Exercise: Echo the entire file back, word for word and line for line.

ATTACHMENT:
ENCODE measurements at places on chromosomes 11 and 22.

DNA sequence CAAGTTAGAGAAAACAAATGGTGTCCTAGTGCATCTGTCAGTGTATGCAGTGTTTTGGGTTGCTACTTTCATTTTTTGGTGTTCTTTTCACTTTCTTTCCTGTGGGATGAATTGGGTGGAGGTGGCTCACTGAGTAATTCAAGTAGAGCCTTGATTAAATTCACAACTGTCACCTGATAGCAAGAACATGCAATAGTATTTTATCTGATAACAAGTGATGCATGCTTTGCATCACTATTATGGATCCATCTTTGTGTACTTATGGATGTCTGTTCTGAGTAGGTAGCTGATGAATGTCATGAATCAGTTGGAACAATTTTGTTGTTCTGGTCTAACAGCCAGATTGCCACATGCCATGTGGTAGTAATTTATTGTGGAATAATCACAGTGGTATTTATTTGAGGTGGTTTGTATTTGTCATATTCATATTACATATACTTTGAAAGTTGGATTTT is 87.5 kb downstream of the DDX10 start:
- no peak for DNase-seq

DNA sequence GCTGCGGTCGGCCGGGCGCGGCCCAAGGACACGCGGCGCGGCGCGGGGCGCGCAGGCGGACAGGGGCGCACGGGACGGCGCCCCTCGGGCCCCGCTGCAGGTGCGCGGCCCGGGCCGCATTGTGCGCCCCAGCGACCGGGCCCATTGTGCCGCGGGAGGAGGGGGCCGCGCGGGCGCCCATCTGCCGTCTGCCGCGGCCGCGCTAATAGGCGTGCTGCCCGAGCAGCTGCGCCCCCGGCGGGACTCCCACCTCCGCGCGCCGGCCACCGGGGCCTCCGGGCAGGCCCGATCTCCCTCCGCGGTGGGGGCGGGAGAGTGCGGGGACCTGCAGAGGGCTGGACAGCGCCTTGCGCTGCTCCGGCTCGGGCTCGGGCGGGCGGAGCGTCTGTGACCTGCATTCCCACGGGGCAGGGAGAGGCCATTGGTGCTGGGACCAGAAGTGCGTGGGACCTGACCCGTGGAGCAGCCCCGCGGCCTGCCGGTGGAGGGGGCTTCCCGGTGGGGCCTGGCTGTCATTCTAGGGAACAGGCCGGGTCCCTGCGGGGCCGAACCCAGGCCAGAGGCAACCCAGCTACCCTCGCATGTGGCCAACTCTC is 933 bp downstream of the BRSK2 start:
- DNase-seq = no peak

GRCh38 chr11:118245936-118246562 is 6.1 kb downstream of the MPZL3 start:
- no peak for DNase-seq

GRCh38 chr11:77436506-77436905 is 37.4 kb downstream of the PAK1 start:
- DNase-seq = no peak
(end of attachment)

ENCODE measurements at places on chromosomes 11 and 22.

DNA sequence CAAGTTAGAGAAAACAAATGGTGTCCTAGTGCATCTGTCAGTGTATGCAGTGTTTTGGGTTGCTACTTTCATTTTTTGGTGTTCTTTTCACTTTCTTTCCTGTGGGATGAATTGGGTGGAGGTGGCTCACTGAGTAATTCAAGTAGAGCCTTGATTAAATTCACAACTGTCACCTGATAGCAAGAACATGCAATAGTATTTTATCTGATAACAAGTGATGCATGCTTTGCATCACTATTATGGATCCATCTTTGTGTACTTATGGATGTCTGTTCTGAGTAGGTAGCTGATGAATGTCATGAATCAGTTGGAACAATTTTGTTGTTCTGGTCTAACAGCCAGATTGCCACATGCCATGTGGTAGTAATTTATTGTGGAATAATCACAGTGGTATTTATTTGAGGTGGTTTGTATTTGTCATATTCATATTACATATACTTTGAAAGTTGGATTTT is 87.5 kb downstream of the DDX10 start:
- no peak for DNase-seq

DNA sequence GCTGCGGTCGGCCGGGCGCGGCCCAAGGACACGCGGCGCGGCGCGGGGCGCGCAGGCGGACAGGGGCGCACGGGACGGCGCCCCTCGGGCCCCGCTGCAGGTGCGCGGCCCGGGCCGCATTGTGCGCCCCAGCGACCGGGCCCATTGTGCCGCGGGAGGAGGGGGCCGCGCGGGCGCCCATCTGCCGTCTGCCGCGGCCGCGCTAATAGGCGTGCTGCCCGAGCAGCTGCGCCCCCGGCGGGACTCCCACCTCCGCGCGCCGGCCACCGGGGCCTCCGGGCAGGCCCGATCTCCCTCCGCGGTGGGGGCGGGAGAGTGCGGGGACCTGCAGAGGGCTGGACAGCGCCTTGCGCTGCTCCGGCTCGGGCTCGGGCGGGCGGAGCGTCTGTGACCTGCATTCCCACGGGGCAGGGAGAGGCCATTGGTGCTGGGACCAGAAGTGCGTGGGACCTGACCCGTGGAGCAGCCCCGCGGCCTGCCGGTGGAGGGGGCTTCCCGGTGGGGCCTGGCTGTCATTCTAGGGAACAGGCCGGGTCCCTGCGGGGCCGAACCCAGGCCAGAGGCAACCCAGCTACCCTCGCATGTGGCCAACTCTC is 933 bp downstream of the BRSK2 start:
- DNase-seq = no peak

GRCh38 chr11:118245936-118246562 is 6.1 kb downstream of the MPZL3 start:
- no peak for DNase-seq

GRCh38 chr11:77436506-77436905 is 37.4 kb downstream of the PAK1 start:
- DNase-seq = no peak